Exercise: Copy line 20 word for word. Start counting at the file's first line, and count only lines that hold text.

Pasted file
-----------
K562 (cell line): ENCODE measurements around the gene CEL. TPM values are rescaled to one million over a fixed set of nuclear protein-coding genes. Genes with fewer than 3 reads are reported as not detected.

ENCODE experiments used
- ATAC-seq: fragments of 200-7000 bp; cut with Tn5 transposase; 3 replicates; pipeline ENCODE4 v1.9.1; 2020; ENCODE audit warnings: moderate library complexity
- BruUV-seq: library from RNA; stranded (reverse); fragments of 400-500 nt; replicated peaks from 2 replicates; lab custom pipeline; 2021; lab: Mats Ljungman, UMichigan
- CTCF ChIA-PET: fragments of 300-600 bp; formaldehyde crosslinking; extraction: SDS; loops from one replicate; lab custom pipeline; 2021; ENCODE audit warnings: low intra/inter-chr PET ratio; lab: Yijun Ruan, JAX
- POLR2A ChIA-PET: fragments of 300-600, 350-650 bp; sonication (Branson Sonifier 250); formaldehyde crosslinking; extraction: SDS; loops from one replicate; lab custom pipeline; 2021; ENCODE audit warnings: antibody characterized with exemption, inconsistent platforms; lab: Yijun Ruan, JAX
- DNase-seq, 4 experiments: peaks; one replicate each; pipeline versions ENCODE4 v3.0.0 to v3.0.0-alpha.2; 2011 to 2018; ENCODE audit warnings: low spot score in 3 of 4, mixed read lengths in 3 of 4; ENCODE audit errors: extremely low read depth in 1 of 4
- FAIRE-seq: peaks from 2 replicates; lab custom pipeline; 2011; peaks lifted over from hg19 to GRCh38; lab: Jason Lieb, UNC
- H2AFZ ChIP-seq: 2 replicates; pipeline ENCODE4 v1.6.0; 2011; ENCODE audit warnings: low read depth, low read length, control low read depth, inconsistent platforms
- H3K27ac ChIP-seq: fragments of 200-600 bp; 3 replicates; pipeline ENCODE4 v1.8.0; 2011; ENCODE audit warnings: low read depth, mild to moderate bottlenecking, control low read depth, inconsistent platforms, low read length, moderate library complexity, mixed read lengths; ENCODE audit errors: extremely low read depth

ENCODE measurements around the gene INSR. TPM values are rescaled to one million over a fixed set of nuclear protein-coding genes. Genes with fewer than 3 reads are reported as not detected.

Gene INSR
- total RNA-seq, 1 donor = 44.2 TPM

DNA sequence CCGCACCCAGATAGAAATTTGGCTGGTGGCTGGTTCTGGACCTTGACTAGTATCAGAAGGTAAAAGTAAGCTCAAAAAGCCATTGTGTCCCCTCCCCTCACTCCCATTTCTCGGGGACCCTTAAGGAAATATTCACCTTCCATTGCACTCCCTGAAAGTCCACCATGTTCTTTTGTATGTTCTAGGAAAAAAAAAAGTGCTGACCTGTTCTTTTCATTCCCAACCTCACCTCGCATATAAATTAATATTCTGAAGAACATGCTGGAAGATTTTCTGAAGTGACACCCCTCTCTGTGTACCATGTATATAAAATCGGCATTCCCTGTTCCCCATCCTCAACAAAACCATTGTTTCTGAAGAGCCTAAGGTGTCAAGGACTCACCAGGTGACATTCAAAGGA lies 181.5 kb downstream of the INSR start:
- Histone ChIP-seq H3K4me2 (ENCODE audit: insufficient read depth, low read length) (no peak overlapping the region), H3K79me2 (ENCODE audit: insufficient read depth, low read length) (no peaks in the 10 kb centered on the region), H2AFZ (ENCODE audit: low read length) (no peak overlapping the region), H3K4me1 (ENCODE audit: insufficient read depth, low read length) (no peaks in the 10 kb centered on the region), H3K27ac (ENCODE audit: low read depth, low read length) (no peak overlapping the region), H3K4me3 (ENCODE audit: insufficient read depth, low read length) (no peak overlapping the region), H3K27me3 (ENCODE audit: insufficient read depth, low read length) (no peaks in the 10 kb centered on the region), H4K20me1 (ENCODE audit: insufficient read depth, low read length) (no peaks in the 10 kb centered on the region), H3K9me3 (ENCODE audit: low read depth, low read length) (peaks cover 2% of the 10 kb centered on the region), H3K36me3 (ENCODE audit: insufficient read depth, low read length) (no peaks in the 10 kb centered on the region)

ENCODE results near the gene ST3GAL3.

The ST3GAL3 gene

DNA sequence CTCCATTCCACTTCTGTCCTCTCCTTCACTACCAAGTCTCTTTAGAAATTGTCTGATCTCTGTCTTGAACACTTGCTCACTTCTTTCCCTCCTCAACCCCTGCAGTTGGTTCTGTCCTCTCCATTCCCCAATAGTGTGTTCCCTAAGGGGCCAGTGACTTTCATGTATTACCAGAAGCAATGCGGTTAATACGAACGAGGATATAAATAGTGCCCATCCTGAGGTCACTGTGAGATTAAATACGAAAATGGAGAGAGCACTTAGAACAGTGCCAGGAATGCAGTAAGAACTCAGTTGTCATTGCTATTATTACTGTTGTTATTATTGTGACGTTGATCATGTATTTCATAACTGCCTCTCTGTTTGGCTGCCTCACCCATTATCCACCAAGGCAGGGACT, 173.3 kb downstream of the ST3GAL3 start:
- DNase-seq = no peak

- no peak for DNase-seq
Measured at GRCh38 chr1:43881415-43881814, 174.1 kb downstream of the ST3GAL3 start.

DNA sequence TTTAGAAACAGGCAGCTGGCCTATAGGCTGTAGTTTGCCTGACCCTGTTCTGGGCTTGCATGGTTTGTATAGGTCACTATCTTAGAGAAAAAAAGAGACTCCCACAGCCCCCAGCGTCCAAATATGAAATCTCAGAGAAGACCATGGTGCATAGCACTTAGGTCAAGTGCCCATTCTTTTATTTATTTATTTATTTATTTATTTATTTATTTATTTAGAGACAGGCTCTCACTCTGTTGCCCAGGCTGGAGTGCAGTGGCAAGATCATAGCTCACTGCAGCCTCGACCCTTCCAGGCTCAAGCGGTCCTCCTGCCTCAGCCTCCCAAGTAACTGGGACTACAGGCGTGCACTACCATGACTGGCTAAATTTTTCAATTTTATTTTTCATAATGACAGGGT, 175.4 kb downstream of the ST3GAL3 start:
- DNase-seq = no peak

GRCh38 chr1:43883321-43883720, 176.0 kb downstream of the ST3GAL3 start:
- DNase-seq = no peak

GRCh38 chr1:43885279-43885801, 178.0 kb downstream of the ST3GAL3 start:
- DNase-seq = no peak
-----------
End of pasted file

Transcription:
- no peak for DNase-seq